FILM REVIEW: Disney/Pixar’s COCO Is A Masterpiece
Wow. Excuse me, let me start this Coco Review again.
Splashers, wow. Fresh off having seen Disney/Pixar’s Coco, nostalgia is ringing through my head. Memories of going to the movie theater as a child to see Toy Story flood my thoughts. Back in 1995 no one went into Toy Story with the expectations of having their mind blown. We saw innovative 3D animation and wanted to see an entire film with this new style. It just happened to be an excellent movie that touched everyone’s heart. Then a string of Pixar classics followed. It’s arguable to say that until 2006’s Cars, Pixar had done no wrong (don’t you dare say A Bug’s Life to me). In 2017, moviegoers have seen enough fails from Pixar, walking into Coco is very similar to Toy Story.
Let’s have a look at Coco’s synopsis:
Despite his family’s baffling generations-old ban on music, Miguel dreams of becoming an accomplished musician like his idol, Ernesto de la Cruz. Desperate to prove his talent, Miguel finds himself in the stunning and colorful Land of the Dead following a mysterious chain of events. Along the way, he meets charming trickster Hector, and together, they set off on an extraordinary journey to unlock the real story behind Miguel’s family history.
Short of projects involving Tim Burton (The Nightmare Before Christmas, The Corpse Bride) not many animated films are so closely tied to death. Not only does Coco tackle the topic of death head-on, but doesn’t dwell on the fears most people have. The dead live on as long as they are remembered by their family and friends. It’s a simple message that may go over the heads of some children watching, but it’s unmistakably clear for the adults. For an animated film, that’s definitely targeting children, to tackle such a macabre subject and inject it with this much heart is no easy feat.
Admittedly, the film does start a little slow. Pacing issues seem to disappear once Dia de Muertos is in full swing. Understandably, the audience needs to understand Miguel (Anthony Gonzalez) and his family, so we need the buildup. Miguel’s character may be one of Pixar’s best leads, certainly in recent memory. His love of music takes him on this journey, and rarely is the viewer questioning whether this trek is worth it. Anthony Gonzalez has a golden voice. There’s no shame in admitting there was plenty of toe-tapping during our screening. Other than the film’s beginning, there isn’t much room to complain. With the exception of the occasional waste of time when things are very critical in the final act.
To call Coco a Dia de Muertos (“Day of the Dead”) film is an understatement. The Nightmare Before Christmas was no mere Halloween film, and throughout Coco’s hour and 49 minute run-time there is an eerily similar feeling. Often when film goers see death displayed onscreen, it’s in a dark and desolate fashion. Pixar crafted a movie that is bright, visually stunning, and wildly imaginative. The Land of the Dead is so full of color, especially the spirit guides, who range from super cuddly to fear inducing. Audiences have seen 3D animation evolve over the last 22 years. This latest entry from Pixar is a visual triumph, despite the fact that we’ve come to expect that with every Pixar outing. Notice the light hairs on Miguel’s face when he speaks in the moonlight. The speckles that dance when light falls through a roof. Hats off to directors Lee Unkrich, Adrian Molina and the animating staff at Pixar.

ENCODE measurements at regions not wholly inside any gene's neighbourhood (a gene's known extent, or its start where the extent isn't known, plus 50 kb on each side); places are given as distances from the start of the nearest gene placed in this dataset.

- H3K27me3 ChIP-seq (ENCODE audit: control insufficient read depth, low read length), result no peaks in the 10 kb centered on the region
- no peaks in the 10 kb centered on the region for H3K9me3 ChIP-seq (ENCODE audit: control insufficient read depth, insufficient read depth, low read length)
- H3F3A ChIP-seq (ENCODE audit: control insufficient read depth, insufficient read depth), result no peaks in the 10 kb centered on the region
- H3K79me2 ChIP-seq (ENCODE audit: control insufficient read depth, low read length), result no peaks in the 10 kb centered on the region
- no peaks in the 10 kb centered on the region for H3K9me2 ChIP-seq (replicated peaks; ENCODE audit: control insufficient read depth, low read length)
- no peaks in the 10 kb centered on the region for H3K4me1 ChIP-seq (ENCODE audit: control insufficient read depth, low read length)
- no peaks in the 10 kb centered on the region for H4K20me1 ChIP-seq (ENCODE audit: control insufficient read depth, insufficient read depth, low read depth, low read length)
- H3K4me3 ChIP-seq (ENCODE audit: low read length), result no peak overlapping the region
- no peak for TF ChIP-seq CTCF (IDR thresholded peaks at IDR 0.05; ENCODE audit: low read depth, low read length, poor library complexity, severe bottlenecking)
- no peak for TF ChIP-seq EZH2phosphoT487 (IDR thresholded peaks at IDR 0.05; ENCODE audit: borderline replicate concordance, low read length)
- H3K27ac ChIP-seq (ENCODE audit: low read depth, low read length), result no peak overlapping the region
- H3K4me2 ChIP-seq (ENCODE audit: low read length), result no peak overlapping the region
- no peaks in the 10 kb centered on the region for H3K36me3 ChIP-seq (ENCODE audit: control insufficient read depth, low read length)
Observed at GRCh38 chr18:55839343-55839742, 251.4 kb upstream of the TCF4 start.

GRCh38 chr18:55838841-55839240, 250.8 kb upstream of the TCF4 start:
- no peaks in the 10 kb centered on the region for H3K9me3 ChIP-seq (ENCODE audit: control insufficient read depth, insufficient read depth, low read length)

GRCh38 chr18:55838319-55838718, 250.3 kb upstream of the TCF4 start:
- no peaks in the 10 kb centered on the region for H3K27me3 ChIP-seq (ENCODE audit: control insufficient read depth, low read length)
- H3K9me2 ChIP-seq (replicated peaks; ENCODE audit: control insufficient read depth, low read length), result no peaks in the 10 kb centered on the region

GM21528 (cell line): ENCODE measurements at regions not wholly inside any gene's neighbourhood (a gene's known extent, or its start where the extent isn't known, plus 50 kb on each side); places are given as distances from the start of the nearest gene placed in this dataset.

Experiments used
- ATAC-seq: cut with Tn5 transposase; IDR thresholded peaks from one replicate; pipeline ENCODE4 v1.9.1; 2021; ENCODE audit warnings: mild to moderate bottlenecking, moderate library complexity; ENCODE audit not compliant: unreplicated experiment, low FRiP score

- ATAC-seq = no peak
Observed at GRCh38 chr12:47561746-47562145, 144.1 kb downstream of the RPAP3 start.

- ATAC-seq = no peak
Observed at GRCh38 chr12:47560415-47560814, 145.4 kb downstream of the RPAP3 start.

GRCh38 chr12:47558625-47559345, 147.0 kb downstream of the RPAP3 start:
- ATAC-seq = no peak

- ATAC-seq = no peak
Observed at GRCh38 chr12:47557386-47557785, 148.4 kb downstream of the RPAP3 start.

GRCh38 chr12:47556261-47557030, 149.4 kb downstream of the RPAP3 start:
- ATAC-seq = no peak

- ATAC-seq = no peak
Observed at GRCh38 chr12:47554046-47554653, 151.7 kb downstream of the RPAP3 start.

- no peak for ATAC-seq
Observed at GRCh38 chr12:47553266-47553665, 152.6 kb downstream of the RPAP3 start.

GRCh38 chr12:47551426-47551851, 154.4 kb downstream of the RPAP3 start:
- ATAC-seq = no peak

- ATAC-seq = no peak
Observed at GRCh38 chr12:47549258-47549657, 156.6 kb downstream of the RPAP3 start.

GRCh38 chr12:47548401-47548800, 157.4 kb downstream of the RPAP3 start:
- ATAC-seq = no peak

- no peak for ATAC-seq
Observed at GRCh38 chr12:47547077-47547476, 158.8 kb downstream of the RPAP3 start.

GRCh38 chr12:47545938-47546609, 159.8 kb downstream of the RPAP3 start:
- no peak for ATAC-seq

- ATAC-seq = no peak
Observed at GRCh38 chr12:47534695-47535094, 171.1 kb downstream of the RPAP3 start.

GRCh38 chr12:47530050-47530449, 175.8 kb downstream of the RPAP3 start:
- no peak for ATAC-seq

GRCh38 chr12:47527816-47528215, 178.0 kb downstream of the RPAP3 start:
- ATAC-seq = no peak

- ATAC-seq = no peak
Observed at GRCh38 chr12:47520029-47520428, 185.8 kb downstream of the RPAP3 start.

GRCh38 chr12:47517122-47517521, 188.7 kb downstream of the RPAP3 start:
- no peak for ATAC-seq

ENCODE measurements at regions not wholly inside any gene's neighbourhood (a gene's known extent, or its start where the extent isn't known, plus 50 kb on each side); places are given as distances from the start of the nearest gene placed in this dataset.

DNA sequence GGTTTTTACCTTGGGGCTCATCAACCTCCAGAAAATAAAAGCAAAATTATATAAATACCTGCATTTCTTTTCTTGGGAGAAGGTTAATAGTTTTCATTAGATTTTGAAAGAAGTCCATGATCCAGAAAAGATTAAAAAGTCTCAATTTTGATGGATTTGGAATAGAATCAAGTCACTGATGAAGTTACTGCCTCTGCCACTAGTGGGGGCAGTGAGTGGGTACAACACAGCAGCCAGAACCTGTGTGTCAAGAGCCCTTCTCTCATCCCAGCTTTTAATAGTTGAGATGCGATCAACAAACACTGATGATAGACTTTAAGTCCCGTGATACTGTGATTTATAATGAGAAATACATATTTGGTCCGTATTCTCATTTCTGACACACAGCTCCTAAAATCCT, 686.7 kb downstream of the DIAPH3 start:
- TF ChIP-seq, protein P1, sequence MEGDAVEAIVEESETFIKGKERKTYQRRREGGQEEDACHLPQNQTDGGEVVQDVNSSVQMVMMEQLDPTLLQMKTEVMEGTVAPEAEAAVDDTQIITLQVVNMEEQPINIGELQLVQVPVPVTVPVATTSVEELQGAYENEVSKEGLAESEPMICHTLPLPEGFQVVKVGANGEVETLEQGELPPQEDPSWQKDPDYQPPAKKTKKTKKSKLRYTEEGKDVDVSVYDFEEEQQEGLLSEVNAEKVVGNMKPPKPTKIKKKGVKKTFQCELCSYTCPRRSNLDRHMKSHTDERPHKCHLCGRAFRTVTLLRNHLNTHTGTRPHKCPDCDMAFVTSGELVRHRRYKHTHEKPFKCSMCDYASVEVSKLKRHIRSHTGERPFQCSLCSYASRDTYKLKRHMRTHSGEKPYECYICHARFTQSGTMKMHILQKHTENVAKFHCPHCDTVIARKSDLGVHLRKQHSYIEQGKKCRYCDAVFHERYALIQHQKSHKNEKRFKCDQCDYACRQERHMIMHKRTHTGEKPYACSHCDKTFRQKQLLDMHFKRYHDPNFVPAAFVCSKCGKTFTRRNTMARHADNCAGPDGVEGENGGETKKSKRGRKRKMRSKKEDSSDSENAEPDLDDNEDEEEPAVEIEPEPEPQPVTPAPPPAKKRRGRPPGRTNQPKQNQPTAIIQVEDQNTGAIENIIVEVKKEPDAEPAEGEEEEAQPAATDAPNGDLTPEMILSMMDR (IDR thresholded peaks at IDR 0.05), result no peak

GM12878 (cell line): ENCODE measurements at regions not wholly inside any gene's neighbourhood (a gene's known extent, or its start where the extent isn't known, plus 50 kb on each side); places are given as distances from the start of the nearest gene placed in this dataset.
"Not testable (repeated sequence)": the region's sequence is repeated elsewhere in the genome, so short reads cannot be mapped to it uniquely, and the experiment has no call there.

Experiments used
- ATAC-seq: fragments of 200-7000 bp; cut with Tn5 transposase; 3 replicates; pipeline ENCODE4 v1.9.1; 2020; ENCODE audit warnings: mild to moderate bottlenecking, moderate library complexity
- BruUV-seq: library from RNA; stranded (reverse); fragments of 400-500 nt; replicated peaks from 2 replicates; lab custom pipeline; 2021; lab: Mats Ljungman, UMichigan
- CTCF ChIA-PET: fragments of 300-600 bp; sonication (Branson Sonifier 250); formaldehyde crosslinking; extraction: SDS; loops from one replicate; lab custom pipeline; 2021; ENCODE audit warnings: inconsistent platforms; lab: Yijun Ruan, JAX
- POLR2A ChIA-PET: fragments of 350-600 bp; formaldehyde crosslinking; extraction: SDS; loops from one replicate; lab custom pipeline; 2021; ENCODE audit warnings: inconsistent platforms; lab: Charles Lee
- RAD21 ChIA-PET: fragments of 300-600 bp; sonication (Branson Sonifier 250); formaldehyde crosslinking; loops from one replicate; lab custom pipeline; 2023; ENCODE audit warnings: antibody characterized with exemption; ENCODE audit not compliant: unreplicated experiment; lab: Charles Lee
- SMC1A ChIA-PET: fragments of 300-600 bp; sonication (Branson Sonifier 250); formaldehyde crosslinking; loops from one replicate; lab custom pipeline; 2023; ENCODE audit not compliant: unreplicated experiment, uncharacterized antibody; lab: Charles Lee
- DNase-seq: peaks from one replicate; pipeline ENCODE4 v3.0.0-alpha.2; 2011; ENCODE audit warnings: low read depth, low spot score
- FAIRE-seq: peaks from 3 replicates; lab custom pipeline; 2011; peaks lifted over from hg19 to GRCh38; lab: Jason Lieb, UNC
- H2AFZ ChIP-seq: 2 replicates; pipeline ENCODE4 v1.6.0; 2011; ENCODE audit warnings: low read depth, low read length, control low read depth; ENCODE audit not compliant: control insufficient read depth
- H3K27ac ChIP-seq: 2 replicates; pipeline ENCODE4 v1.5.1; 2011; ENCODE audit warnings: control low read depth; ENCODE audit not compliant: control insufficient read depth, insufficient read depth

Coco is a film about family. Since Up, there has been this trend of Pixar films that have an element which is absolutely heart-wrenching. Inside Out really tugged at a lot of adults’ heart strings. The first conversation after viewing Coco, my friend said “Inside Out made me cry like a baby.” Personally, no film has brought tears to my eyes like Coco. Those who have lost someone close will have no trouble relating. But, love is just as important to the story. Not just loving someone, but the love that we experience through our family members; unconditional love. Using music as a clever distraction to keep the plot moving, truly Coco is a film about love.
There is a certain level of humor expected with a Pixar film. There was enough humor to keep the film moving along, but this was not a holding-your-sides laugh fest. Hector (Gael García Bernal) is the source of most laughter, and he delivers it well. It is a while before the audience gets to meet him, and whenever he’s not onscreen don’t expect to giggle much. Though, it would be downright unfair not to mention scene-stealing Frida Kahlo (Natalia Cordova-Buckley). To say anything more would be a crime. Also, children are sure to love Dante, the Mexican hairless-dog guiding Miguel through the Land of the Dead.
Despite its few flaws, Coco is a masterpiece. Audiences will laugh, cry, dance (in their seats), and feel deeply moved by the film’s final scene. At some point during the screening, a thought ran through my head:
Wow, Pixar found a way to make a Mexican film about death, and totally made it Pixar.
Coco is one of the best examples of ways that entertainment is changing for the better. This film would not have existed during the 90’s, and certainly not without embarrassing depictions or cringe-worthy lines riddled throughout. Coco joins the likes of Zootopia, The Nightmare Before Christmas, and The Lego Movie. Films that dared to break from the norm, and added something to the genre of animation. If this is a sign of things to come, Pixar may have gotten their second wind with Inside Out, and Coco is the studio at full sprint. Bravo Disney/Pixar!